Health sector to undergo major reforms

National Referral Hospital (JDWNRH) in Thimphu

The reforms involve major changes in financial rules and regulations and human resource policies among others

LHAKPA TSHERING

Thimphu

In a paradigm shift to exercise effective health system governance, major reforms will be carried out in the health sector including key policy issues focused on delivering more equitable and high-quality health services.

This is perhaps a big and far-reaching reform process being initiated following the organizational development exercise (ODE) recommendations of the Royal Civil Service Commission (RCSC) in 2014-2015 on the governance structure of the national referral hospital (JDWNRH).

The Ministry of Health (MoH) will submit its proposal to RCSC following which it will be submitted to the Gross National Happiness Commission (GNHC), and then to the cabinet for approval.

The component reforms involve major changes in financial rules and regulations, human resource (HR) policies, flexibilities in the health procurement system, and a different performance management system and service condition for health workers in the country.

The move is to streamline administration of national and regional referral hospitals, referral cluster management for clinical services, a more integrated, accountable and efficient clinical governance system, and reorganize the health ministry to meet the emerging challenges and make it fit for purpose.

Health Secretary Dr. Pandup Tshering explains that the reform is desirable considering changes in disease patterns with changes in demographics to improve the efficiency, equity and effectiveness of the health sector.

“In the past, we had more communicable diseases, but nowadays we are having more non-communicable diseases,” he continued, adding it was intended to improve the equitable distribution of health services.

The current health system was found weak and insignificant, and the patient referral mechanism among different levels of health facilities in the country has contributed to differential workloads in health facilities.

Further, the reform looks at the quality of healthcare, higher waiting time and financial burden among the population, and inefficiencies from the fragmented approach to managing different health facilities, among others.

The reform considers improving the quality of health services through clinical governance services by changing the governance structure perhaps more towards the people thus strengthening the specialist services in the district hospitals.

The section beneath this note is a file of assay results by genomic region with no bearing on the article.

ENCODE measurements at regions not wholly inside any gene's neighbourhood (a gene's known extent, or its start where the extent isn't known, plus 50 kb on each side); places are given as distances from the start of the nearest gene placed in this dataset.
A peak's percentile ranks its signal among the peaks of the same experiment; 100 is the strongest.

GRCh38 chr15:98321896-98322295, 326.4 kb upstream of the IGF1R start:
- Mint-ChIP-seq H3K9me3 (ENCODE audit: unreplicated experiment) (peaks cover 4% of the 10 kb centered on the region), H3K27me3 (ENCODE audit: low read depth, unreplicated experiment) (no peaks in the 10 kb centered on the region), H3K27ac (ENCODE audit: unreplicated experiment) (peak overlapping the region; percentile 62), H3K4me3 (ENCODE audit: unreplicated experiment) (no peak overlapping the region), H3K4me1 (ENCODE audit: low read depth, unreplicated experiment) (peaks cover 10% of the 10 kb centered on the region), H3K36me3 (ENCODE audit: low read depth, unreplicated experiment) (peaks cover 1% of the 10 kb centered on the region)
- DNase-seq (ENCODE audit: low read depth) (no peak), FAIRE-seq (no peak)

The secretary said that people can avail themselves of the specialist services at the local without having to travel to Thimphu thus reducing workload in the national referral hospital. “With this, people in Thimphu will access better services,” he said, adding that it will reduce the time that people have to wait to get a consultation with specialists.

In addition, he said that the ongoing nationwide cancers – stomach, breast, and cervical – screening under health-flagship will also come as a routine health service. “We are sending specialists to the areas where there are no specialist camps. These will all add to the specialist services to the district level,” he said.

Dr. Pandup Tshering added the ministry is also revising and reviewing the health policy and service standards – what services needed to be put in districts hospitals – contributing towards health equity

“Policy is the overall guidance on how the health sector should be,” he added. “When we are reviewing and revising our health service standards, it also allows us to review our HR standards. These are all going parallel.”

However, the health sector still struggles with a shortage of health specialists, including exploring admissions abroad for specialist and subspecialist studies, and minimal finance for health services.

Besides, given technology is considered being the driving force behind improvements in medical and health care delivery systems, the reform would bring technology-driven healthcare services that currently depend on the person.

“We have an electronic patient information system under the digital Drukyul flagship where it will have all the information of patients in the system. This will improve the quality of healthcare and also reduce the resources,” said the secretary.

Meanwhile, it has been about two years since the OD exercise started and RCSC had to change the team leader three times in consultation with the health ministry as the ODE took long and could not be finalized.